These precepts should be common sense, just as much of my rules on online debating were, but it is surprising how many people log on and think that, just because they will probably never meet the recipient(s) of their mail, respect and manners can be tossed aside. It is for this reason that I assert the right to reply or not reply, as I see fit, to any mail received. For the benefit of people like my rude e-mailer, who assumed I was "asking for comments or e-mails that relate to" anything on this site, I will be explicit:
The purpose of this site is to inform and entertain anyone who wants to stop in. It does not, however, constitute a welcome mat for people who want to argue, quibble, or be rude via e-mail. Those with legitimate questions or comments who address me with the courtesy that (I feel) all human beings want and deserve will continue to find themselves welcome as my time permits. Those who do not will be blocked, deleted, and otherwise barred from my doorstep.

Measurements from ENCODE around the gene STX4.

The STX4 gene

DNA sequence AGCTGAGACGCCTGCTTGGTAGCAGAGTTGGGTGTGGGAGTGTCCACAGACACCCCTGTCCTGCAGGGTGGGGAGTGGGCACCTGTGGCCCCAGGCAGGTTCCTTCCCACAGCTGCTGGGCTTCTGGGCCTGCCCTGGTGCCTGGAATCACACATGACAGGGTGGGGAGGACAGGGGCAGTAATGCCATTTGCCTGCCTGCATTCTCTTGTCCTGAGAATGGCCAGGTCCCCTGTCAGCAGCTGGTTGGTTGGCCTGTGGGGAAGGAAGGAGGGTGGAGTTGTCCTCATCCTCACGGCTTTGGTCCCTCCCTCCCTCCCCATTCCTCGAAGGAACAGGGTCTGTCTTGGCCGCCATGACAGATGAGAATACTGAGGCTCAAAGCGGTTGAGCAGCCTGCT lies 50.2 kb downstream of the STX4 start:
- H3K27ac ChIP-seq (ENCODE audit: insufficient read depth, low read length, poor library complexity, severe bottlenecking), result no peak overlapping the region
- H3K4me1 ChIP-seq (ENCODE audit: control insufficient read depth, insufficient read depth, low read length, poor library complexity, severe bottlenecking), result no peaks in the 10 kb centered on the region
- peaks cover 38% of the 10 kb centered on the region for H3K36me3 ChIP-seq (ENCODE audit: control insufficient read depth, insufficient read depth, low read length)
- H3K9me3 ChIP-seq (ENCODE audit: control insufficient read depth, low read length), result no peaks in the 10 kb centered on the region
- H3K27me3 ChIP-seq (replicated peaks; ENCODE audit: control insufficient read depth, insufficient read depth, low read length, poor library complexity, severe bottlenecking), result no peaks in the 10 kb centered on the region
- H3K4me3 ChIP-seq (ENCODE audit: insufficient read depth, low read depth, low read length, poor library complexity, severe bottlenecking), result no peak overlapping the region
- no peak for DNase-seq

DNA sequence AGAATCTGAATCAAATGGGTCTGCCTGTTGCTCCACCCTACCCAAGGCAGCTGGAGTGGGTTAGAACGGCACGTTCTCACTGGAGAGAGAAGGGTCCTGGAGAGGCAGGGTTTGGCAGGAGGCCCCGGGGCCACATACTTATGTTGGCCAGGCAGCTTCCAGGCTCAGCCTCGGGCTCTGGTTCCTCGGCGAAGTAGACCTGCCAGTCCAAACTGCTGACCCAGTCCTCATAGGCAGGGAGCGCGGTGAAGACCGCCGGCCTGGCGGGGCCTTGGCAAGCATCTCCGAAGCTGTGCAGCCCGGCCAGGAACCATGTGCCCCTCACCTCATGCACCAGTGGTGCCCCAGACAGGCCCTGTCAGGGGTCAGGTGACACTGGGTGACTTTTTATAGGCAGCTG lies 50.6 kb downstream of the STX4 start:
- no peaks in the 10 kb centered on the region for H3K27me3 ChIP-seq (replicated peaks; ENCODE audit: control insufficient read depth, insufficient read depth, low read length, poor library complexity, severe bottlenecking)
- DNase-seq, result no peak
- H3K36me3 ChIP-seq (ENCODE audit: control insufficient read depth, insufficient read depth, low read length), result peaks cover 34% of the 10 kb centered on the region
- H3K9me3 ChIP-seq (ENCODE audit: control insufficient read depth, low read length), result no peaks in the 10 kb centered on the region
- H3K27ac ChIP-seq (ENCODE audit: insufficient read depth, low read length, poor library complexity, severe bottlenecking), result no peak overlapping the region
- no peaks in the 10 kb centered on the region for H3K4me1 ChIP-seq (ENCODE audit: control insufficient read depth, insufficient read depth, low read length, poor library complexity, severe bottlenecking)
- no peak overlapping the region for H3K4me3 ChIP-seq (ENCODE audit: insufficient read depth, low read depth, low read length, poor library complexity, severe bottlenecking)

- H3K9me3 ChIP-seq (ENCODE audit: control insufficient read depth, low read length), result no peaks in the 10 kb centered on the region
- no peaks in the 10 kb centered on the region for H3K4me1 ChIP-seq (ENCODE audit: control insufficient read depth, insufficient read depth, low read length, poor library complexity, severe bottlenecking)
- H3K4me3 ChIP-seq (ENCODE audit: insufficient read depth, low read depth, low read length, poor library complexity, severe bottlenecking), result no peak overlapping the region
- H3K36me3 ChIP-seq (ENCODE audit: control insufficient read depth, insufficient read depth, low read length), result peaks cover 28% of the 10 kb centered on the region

I hope this clarifies things without discouraging anyone whom I would not want to discourage. People of good will should always feel able to discourse with me, but life is too short for me to refrain from asserting my right to dispose of those whose intent is not good.
(February 9, 1999)
I have recently noticed an explosion of spam originating from AOL, much of it of an offensive nature (for instance, advertisements for pornographic sites). Apparently spammers are now opening AOL accounts, raiding the member directory for addresses, sending out their garbage until AOL shuts their accounts down, then opening new ones and repeating the process. (For what it's worth, I have written to Steve Case, AOL's CEO, about this problem.)